In an extremely disappointing decision in the fight against climate change, the Vermont Public Utility Commission (PUC) opted to cut net-metering compensation rates for the sixth time in six years, once again missing a chance to make solar more affordable for Vermonters. Net-metering has been a major reason that we have seen solar grow in Vermont and today’s decision will move our state in the wrong direction.
The PUC’s decision imposes a 1 cent per kWh penalty for net-metered projects of all sizes, partially offset by an increase in the blended residential rate. But from a customer’s perspective, bill credits generated by net-metering just won’t go as far as they used to and that means longer payback periods and ultimately less solar power in Vermont.
The PUC’s rationale for cutting net-metering compensation is that the program imposes a cost on non-participating ratepayers but our back-of-the-envelope calculations suggest that the compensation cut will result in negligible savings for ratepayers at large. The difference in cost for a year’s worth of new net-metering projects, for example, will save GMP customers less than 3 cents a month relative to what they would have paid under the current net-metering rates, and won’t impact BED and VEC ratepayers at all. We’ll be updating our calculation in the coming days to include the rest of Vermont’s utilities but GMP, VEC, and BED cover almost 90% of residential customers so they are a good place to start.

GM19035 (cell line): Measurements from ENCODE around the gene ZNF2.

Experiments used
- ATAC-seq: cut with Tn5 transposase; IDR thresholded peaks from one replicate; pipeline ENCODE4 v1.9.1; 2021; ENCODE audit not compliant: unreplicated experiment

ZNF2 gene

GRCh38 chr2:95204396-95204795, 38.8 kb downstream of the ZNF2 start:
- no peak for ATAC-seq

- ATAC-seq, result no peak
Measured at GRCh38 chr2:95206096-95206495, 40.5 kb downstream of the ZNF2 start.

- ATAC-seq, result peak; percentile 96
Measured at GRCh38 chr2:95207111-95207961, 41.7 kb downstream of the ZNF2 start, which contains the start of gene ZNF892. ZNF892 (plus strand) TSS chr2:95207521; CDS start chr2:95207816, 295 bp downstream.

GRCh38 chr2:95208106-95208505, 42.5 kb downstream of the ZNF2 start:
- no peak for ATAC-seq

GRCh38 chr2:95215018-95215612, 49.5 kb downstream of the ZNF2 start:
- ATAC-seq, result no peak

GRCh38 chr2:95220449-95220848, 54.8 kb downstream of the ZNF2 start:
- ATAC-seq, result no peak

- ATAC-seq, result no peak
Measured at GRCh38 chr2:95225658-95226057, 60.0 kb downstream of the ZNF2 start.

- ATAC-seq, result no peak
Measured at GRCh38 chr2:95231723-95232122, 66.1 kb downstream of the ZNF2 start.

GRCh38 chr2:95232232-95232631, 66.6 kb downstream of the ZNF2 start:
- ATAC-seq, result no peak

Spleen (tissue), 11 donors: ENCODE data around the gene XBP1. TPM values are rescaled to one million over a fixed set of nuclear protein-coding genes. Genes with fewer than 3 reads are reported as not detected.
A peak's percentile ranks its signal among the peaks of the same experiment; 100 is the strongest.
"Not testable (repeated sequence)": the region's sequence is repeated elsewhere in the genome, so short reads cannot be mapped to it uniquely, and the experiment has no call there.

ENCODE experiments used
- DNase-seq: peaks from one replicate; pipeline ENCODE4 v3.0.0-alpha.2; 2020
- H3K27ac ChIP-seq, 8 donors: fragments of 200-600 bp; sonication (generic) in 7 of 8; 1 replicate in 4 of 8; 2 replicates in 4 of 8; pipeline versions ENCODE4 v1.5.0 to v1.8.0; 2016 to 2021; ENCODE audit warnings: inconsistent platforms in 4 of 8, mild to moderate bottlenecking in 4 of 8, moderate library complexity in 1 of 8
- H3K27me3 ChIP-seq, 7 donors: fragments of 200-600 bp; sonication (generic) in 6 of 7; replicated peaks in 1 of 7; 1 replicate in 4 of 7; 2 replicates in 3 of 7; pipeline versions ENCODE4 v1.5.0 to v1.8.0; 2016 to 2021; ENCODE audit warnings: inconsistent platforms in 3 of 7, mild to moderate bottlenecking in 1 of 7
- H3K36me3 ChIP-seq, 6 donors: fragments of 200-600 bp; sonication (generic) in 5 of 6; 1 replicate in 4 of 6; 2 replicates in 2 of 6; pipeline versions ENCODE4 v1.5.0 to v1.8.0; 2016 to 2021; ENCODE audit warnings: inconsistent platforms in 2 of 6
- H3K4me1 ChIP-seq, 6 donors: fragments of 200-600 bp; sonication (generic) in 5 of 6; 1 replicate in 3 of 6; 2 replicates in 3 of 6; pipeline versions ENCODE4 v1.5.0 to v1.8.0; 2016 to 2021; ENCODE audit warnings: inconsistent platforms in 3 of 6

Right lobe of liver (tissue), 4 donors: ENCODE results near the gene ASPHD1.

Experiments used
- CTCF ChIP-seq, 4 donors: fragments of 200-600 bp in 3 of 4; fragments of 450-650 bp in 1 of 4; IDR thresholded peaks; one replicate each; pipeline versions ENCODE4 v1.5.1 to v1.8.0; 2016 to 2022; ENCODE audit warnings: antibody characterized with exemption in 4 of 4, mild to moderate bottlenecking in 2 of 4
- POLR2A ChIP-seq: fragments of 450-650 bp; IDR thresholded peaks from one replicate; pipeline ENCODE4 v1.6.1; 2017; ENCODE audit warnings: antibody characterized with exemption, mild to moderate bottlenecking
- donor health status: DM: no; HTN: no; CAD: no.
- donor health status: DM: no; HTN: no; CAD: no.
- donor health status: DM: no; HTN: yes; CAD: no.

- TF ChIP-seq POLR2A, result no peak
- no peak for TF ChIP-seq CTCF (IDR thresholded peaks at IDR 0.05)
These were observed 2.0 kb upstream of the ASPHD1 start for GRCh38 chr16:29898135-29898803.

How do we get to these customer cost estimates? Back in November, the Department of Public Service suggested the true value of solar was 9 cents per kWh and that the difference between the net-metering compensation rate and this value “represents the cost shift between participating and non participating customers.” (We have some major reservations about how the Department estimates this value – most notably that it doesn’t include the social cost of carbon which all Vermonters bear – but we use it here to illustrate the worst case “cost shift”.) By applying this differential to the electricity exported from net-metered systems over a year, using installation data from 2021, we can estimate the “cost-shift.” We repeated this for NM 2.4 and the new NM 2.5 rates that will go into effect in September. The differences are underwhelming.
The bottom line is that faced with a climate crisis and an urgent mandate to electrify the transportation and thermal sectors and meet this new demand with renewable energy, Vermont is again disincentivizing solar for a few cents on a monthly utility bill.